To better determine the number of elk actually residing within Yellowstone, Utah State University is conducting a two-year study called the 2015-17 “elk sightability study.” The study will determine if biologists are not counting all of the elk because of the condensed areas of the park, which may be limiting the number of elk seen during herd counting by biologists.

“The size of the herd, the large number of bison, the number of bears and wolves on the landscape, all of that is pressure to migrate,” says John Vore, MFWP’s Game Management Bureau Chief. “It’s a premier herd and that’s one more reason we have to pay attention to it.”

4 Comments

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Kerry White_10206756768733617
Kerry W. - posted 3 years ago on 12-18-2015 07:22:41 am

Montana Senator Mike Phillips working with Ted Turner and Hanoi Jane introduced the killing machine to Yellowstone Park, In an effort to reduce the Bison population naturally they had the bright idea to use wolves. Didn't happen and now the Northern Yellowstone Elk herd has gone from nearly 20,000 to a mere 4000. Montana FWP are blaming the drop on hunters. Are they really that stupid? The Northern Yellowstone Elk herd was once the seed herd that provided the majority of elk in Montana beginning in 1912. Herds all across Montana were created from this herd and provide hunting opportunities for both in and out of state hunters. Today our wildlife in Montana is managed politically and not scientifically. Biologists base decisions on speculation, assumption, and modeling driven by politicians influenced by www.greendecoys.com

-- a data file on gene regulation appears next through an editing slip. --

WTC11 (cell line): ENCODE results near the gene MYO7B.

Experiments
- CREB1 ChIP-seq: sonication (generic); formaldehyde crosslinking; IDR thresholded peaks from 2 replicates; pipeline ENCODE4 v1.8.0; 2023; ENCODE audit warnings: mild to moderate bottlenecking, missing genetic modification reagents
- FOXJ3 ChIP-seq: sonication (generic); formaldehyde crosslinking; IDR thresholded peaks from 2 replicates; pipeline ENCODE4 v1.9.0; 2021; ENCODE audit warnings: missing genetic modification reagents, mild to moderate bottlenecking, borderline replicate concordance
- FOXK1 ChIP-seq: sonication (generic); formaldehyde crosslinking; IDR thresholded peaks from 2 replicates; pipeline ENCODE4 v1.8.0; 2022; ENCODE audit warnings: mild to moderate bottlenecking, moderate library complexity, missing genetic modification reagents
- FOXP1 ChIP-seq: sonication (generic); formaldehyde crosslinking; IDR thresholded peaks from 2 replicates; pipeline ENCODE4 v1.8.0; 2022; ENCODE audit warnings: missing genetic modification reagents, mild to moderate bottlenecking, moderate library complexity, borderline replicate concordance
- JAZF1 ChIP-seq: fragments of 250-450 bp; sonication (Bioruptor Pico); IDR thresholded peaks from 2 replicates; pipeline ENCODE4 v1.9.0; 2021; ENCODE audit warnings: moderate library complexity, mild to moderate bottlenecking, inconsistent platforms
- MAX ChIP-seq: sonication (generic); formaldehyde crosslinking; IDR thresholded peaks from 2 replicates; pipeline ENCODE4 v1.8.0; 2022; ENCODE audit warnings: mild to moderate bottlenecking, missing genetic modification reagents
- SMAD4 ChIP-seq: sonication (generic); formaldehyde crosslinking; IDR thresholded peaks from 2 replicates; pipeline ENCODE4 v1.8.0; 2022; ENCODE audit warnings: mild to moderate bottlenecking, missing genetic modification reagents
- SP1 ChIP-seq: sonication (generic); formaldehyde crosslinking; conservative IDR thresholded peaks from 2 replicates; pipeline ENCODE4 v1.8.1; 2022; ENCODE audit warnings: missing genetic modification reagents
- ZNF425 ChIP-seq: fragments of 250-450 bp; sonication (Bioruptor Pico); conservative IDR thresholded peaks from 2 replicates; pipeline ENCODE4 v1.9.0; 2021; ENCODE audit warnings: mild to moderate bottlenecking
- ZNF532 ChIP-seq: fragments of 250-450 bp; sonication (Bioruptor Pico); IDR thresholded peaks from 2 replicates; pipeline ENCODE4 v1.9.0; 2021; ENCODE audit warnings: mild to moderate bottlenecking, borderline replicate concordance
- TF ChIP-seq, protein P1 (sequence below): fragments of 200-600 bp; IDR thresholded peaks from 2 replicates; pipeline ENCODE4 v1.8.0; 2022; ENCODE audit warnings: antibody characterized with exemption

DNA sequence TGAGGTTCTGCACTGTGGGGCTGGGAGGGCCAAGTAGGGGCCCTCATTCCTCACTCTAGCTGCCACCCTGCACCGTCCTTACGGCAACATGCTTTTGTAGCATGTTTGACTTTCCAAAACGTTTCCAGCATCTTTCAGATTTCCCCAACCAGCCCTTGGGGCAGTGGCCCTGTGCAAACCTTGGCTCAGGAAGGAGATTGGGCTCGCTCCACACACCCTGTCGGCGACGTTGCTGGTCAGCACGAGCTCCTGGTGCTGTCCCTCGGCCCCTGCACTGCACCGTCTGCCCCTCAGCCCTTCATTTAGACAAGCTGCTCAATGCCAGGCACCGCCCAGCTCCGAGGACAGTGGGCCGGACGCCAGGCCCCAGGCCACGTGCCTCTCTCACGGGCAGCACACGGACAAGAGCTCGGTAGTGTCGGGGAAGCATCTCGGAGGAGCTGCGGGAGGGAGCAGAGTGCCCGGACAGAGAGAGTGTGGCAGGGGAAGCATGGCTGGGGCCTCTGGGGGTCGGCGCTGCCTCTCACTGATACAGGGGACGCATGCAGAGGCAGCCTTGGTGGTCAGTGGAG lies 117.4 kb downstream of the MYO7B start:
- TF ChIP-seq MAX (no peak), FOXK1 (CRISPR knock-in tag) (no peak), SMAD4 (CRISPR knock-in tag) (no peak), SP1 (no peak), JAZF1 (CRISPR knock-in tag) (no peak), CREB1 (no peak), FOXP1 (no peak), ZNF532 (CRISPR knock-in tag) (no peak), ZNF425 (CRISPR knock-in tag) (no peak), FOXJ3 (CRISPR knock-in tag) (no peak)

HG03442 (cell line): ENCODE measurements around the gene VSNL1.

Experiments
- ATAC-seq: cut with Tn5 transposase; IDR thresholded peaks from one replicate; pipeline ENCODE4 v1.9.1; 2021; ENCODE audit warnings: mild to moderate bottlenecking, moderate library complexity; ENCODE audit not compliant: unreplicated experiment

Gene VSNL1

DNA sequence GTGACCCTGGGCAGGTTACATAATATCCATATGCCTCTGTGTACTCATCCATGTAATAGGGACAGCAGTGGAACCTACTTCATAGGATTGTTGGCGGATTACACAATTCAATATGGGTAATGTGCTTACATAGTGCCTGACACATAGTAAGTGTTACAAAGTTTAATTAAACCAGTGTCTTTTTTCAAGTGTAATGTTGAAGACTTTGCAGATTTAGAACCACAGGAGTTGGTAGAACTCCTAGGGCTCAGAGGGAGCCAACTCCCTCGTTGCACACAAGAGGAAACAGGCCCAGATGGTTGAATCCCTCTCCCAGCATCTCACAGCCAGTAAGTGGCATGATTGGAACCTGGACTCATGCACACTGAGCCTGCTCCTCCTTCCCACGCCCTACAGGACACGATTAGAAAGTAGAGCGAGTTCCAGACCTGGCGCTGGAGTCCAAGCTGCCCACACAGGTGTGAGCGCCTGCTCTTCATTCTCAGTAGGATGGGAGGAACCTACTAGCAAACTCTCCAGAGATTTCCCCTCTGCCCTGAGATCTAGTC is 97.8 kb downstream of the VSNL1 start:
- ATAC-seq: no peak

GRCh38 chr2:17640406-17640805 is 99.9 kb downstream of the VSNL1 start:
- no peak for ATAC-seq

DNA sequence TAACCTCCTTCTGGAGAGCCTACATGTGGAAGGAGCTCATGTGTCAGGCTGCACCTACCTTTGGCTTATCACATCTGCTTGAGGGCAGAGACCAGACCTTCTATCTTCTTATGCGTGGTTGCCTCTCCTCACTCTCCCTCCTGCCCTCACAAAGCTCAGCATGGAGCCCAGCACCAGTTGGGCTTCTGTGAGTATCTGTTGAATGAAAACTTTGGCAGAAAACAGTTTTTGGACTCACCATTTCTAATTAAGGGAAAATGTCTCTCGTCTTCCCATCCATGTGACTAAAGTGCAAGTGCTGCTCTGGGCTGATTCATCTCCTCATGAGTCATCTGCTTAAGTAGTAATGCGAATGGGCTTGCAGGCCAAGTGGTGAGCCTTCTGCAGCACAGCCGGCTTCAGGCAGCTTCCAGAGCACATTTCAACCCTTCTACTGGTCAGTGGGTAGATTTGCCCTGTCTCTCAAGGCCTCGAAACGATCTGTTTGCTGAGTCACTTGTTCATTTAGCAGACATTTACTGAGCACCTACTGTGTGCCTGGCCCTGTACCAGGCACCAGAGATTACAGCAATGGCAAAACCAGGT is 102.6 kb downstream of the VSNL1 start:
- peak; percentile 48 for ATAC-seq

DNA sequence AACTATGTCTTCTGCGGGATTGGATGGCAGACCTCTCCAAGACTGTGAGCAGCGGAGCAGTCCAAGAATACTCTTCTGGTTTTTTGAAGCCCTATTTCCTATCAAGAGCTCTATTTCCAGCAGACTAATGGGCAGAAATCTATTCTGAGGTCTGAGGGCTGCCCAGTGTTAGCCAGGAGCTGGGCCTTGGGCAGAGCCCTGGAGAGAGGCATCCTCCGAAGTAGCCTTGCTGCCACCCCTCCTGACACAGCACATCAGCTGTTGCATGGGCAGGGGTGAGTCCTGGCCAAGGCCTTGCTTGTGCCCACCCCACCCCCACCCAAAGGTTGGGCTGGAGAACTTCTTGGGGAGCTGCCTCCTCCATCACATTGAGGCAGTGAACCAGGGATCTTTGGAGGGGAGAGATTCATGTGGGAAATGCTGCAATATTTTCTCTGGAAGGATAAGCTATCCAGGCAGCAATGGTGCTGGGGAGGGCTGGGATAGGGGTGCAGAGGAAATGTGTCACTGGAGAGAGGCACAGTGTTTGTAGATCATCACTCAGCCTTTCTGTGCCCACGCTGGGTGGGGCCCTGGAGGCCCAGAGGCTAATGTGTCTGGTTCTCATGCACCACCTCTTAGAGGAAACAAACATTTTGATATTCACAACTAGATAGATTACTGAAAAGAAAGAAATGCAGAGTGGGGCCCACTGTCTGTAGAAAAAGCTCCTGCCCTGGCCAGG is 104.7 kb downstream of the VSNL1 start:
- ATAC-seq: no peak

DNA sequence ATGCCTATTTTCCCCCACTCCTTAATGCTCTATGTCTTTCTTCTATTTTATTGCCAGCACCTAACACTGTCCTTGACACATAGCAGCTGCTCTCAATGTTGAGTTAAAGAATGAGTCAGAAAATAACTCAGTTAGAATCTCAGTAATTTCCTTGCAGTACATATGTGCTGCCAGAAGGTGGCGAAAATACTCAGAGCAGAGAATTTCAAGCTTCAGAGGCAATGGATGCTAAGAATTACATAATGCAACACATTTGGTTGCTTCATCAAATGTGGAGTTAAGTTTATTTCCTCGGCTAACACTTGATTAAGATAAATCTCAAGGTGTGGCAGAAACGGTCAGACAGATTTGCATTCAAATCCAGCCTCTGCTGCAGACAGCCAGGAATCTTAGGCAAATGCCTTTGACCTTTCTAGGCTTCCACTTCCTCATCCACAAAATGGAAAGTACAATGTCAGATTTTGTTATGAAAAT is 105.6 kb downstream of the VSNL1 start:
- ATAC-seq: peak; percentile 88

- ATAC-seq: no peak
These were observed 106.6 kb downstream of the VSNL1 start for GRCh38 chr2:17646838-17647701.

William M. - posted 3 years ago on 12-15-2015 06:00:28 pm

I live in Idaho. Moved here to fulfill life long dreams. I frequent the Park from open in spring to fall closing. There is one other tidbit happening yearly. There is now a "hunt" for antlerless elk on THE NATIONAL ELK REFUGE in Jackson. Nothing more than slobs killing cow elk in November. Oh, by the way, that would be the same November at the beginning. of a cow elk gestation cycle. Two elk for one. You can go sit in your car and watch this idiocy from the highway beginning the day after Thanksgiving. Certainly there are plenty such hunts all over the west. But at the Elk Refuge? Insane.